Some feedback from a random HN user ( https://news.ycombinator.com/item?id=21927109 and https://news.ycombinator.com/item?id=21927800 ):

Biggest problem and reason why people (me included at the beginning) don't like Redux, you should know when you need it and you should use some abstraction layer (eg RTK). One cause could be the docs: while the maintainer try their best to educate a lot (also in this thread paired with interesting link building strategies), there is not quick and easy way to get into Redux. If you start with RTK's docs, you don't understand everything. Then, you need to read the Redux docs, then again back and forth. And this just takes too long to grok an actual simple API.

I meant the docs. It's like decades ago like when you wanted to learn Rails. Then somebody said stop! First learn Ruby... This is not how people learn. There's too much time between learning and trying, so there's no proper and face-paced feedback loop. Let's try to get into somebody's head who's ok in react and slowly wants to get into state management but having no clue of nothing:

His mind:

  • Ok, where should I start?

  • Which is the best? Mobx, redux, just ContextProvider or local state??

The poor guys falls into the rabbit hole and reads Reddit, HN, Github issues for hours, still not sure what to do; 2 hours later

  • Ok, let's try redux, for whatever reason, the maintainers seem to be quite active

The poor guy tries to decide if he should go just with redux/react-redux or rtk; former because it is good to understand the foundation, latter good because just to avoid boilerplate and that's what this acemark is promoting everywhere. The guy is still overwhelmed and don't forget doing decision is hard; it's one of the biggest struggles for humans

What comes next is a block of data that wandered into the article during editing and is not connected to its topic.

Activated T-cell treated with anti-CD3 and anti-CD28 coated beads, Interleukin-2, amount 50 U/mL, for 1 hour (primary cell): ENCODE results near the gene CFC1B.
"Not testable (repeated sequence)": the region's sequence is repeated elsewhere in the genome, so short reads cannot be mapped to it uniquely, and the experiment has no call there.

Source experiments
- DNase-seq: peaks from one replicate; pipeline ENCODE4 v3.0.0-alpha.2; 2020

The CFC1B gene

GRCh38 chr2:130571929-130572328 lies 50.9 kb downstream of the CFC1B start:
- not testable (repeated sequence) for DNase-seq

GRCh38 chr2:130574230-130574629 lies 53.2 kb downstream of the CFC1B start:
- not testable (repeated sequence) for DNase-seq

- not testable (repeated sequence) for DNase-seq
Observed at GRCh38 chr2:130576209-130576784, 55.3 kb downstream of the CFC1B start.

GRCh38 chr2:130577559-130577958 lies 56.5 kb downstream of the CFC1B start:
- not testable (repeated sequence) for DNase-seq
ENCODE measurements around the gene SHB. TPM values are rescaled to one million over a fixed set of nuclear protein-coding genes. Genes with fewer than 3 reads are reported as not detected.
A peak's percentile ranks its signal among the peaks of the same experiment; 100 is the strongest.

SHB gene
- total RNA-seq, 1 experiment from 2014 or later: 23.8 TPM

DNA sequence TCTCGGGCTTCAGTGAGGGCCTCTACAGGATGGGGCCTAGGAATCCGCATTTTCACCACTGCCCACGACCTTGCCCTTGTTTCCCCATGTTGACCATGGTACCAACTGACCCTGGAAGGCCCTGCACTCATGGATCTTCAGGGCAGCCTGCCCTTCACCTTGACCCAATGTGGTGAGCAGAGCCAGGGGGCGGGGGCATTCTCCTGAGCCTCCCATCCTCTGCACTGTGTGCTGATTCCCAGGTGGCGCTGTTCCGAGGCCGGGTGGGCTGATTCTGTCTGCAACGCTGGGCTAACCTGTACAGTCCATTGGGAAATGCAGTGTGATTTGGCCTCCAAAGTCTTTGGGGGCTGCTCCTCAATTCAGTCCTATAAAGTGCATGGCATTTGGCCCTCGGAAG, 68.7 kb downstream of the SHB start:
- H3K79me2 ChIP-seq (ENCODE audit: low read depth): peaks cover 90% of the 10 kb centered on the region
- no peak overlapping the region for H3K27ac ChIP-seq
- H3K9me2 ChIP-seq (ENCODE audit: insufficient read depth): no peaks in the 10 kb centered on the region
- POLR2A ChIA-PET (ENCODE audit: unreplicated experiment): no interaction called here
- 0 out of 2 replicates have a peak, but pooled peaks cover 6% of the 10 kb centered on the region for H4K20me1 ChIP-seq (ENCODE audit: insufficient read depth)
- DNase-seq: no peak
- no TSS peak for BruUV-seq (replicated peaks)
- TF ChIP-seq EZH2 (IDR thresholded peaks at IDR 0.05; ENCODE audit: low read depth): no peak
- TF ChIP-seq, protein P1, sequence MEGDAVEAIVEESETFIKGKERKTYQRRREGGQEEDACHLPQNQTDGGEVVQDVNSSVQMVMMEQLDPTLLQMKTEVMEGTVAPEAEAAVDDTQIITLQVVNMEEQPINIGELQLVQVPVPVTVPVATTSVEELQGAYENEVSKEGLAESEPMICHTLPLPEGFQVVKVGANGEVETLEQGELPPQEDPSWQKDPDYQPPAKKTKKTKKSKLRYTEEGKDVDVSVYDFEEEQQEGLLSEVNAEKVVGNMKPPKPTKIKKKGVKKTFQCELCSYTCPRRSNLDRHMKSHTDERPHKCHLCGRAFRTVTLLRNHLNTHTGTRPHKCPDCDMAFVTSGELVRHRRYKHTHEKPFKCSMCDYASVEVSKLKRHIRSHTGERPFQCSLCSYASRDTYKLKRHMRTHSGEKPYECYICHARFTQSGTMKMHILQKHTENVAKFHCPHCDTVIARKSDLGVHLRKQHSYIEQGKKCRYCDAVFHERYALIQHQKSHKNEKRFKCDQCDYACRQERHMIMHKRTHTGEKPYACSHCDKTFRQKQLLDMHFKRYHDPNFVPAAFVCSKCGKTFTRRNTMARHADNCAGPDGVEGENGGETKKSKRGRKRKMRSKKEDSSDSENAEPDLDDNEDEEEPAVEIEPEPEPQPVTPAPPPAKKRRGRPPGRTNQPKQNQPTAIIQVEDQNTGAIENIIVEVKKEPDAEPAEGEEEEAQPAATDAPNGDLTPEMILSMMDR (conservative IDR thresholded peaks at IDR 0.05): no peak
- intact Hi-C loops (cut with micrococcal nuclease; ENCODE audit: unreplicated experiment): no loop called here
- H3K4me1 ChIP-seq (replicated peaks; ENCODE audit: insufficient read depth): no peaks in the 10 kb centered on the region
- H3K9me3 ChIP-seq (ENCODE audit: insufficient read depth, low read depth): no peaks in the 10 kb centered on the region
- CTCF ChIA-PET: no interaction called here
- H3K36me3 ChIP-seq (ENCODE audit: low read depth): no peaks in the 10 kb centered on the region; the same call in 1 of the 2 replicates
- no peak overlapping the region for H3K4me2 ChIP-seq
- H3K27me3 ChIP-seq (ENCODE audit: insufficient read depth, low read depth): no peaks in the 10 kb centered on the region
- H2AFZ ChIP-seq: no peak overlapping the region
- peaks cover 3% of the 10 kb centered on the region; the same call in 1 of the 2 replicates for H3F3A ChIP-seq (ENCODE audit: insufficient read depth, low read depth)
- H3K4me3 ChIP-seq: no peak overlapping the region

• Ok, I guess I need to start with redux because it's the foundation.

He sees all the theory, new terms, the boilerplate and there's no fast-paced feedback loop; he just think heck and checks out mobx, 4 hours later

  • Man mobx is even more weird, totally unstructured and while mobx's maintainer seems to be a nice guy, my gut feeling is: stay away

  • Let's check out npmtrends, oh great, npmtrends shows that people also don't like mobx, cool, it has much less traction, decision made, nice

  • So, let's try redux again, maybe this time I start with RTK

We know what happens, RTK has better feedback loops but w/o the basic knowledge of redux he will struggle, 6 hours later after jumping back and forth the both docs

  • Lets stop here, tomorrow is another day.

He is out of flow, motivation is down, the next day he doesn't continue because the whole experience didn't feel good, he writes a post on HN that redux sucks steel and maybe looks the next week again on it

The situation is a bit like with kubernetes; until you have proper feedback loops with k8s you need days, with new k8s distros this got better but the biggest bummer are the k8s docs, too much, too verbose, so many new terms, no feedback loops at all and every k8s examples has minimum 100kb yamls.

What would be great and I know that writing good docs is much harder than actual code:

One and only piece which the reader should read first, which teaches him redux foundation, react-redux boilerplate and rtk within max 2 hours. After that he should have a working example AND should have understood it. No links to other resources, no nothing.

This main piece should be linked everywhere in the Github readmes of all redux relates projects in bold and h1 READ OUR MAIN PIECE FIRST, on all the doc pages and in all forum posts. I mean look at your post's footer in this thread: so many links, why? You need one entry point. RTK could be the entry point, it just needs a bit more flesh on redux and should be declared as the entry point of redux. There's one disadvantage though: with RTK as entry you'd kill the ecosystem around redux but IDK if you did this anyway by declaring RTK the standard way. And you would have a lot of redundant docs with redux/react-redux. Or maybe we need to merge all because maintaining redundant docs is just too much for an OSS project.

Whatever, all not easy but there must be a way because redux is the most underrated thing in the frontend world, it's def the best state management and RTK is a nice and long deserved abstraction.